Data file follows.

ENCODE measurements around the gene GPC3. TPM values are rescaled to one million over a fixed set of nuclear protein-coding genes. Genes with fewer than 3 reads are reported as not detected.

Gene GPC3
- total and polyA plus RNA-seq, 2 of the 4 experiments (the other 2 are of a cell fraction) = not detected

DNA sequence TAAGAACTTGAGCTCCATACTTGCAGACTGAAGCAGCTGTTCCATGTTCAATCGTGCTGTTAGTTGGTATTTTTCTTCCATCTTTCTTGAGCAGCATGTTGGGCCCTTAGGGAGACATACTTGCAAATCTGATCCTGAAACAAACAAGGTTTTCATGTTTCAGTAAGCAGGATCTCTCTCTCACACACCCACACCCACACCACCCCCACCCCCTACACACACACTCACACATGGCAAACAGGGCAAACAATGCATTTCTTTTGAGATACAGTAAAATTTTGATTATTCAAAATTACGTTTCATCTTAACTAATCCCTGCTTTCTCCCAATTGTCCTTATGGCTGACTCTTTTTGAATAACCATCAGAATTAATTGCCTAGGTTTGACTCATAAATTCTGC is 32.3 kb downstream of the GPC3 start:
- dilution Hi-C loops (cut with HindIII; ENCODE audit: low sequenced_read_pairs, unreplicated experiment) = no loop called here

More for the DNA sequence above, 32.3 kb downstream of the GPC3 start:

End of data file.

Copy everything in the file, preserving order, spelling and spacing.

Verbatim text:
ENCODE measurements around the gene GPC3. TPM values are rescaled to one million over a fixed set of nuclear protein-coding genes. Genes with fewer than 3 reads are reported as not detected.

Gene GPC3
- total and polyA plus RNA-seq, 2 of the 4 experiments (the other 2 are of a cell fraction) = not detected

DNA sequence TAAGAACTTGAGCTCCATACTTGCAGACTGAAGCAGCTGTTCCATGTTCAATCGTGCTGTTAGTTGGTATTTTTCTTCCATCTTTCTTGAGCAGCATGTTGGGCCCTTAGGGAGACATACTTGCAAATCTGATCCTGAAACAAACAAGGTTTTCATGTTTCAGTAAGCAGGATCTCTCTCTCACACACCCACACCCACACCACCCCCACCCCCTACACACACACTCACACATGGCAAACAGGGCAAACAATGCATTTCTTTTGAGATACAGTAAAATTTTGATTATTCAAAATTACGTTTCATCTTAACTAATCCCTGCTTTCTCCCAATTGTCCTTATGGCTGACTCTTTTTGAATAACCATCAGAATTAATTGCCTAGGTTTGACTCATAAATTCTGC is 32.3 kb downstream of the GPC3 start:
- dilution Hi-C loops (cut with HindIII; ENCODE audit: low sequenced_read_pairs, unreplicated experiment) = no loop called here

More for the DNA sequence above, 32.3 kb downstream of the GPC3 start: